The sin nature has two areas of operation. The upper one we call human good, because the sin nature can produce morality. According to the Bible, everybody’s born spiritually dead and because they are spiritually dead, they operate only on the sin nature, but they do relatively good things. They can produce very moral religious systems. Ultimately they will break down into the categories of the works of the flesh, because that’s the nature of religion.
That’s what Paul talks about in Romans 7. As much as he’s trying to do the right thing, he didn’t understand, at that point, the role of the Holy Spirit. The end result was that he didn’t do what he wanted to do, and he did what he didn’t want to do, and the result was always some sort of sin that becomes manifest.
The other area is the area of weakness where we produce personal sins. Both are products of the sin nature; both are the result of corruption. We tend to trend in one of two directions. Everybody here tends to either trend towards asceticism and legalism, or you go in the opposite direction towards licentiousness.
This is always a problem. Asceticism is the idea that if I give up something, if I limit the enjoyment of the pleasures of physical life—food, friendship, society—if I somehow give that up, that impresses God. That was manifested in the early church in forms such as monasticism, where if I just leave the world and go live either in a closed community or in isolation as a hermit …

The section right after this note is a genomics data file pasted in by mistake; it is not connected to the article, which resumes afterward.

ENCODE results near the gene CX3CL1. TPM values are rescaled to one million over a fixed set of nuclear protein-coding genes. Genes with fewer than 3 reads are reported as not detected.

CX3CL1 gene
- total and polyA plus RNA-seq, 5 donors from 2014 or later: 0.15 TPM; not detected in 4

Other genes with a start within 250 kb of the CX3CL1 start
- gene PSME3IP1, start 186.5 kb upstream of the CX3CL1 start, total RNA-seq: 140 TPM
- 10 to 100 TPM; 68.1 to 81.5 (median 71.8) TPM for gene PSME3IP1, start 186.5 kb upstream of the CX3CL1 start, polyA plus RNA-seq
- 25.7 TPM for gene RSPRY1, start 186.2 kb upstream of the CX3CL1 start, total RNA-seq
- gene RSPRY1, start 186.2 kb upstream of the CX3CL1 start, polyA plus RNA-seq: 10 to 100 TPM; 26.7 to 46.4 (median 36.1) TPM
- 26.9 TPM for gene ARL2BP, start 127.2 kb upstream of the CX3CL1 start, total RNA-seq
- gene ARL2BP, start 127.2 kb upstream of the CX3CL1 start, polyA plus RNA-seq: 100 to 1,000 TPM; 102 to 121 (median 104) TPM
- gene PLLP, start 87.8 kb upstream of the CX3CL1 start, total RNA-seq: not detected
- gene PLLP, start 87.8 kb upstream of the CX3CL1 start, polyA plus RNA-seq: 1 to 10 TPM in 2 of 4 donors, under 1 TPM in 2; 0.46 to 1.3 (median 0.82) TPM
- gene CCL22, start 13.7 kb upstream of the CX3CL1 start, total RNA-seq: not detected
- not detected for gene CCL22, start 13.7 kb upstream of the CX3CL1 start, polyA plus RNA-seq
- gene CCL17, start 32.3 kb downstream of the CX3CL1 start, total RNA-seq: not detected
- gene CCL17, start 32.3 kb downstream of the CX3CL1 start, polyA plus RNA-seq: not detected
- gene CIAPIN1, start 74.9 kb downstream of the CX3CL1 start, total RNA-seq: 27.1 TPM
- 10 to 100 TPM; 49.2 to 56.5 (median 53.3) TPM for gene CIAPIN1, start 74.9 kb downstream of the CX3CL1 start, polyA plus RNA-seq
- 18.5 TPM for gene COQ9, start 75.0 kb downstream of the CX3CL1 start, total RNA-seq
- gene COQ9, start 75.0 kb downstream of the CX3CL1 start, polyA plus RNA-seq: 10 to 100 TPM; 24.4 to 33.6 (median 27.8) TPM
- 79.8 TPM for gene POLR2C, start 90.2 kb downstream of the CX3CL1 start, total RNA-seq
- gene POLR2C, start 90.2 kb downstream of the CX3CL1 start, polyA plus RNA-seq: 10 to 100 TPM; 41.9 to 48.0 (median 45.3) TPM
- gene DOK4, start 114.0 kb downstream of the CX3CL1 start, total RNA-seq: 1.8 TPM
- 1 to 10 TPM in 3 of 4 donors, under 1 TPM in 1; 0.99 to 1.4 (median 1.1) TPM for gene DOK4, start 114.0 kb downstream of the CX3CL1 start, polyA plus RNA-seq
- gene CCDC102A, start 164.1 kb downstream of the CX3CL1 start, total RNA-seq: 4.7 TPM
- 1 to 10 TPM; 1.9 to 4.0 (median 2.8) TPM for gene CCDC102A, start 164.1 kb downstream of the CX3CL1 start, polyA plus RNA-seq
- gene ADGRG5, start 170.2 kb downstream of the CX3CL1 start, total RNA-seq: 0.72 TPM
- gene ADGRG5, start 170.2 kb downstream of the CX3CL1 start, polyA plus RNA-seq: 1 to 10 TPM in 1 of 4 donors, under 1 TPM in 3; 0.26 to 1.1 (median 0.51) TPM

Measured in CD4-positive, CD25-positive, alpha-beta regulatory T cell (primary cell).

You had hermit monastics, then you had the pillar saints. These are the ones who said, “Well, I’ll be really holy, I’ll go live for the next six months—or year, or two years—on top of a pillar.” And people thought, “Oh, they are really holy.” So they would come out and they would watch them, and it bordered on some sort of worship. They would preach. But it’s all based on this kind of legalism and asceticism, and it’s a moral degeneracy.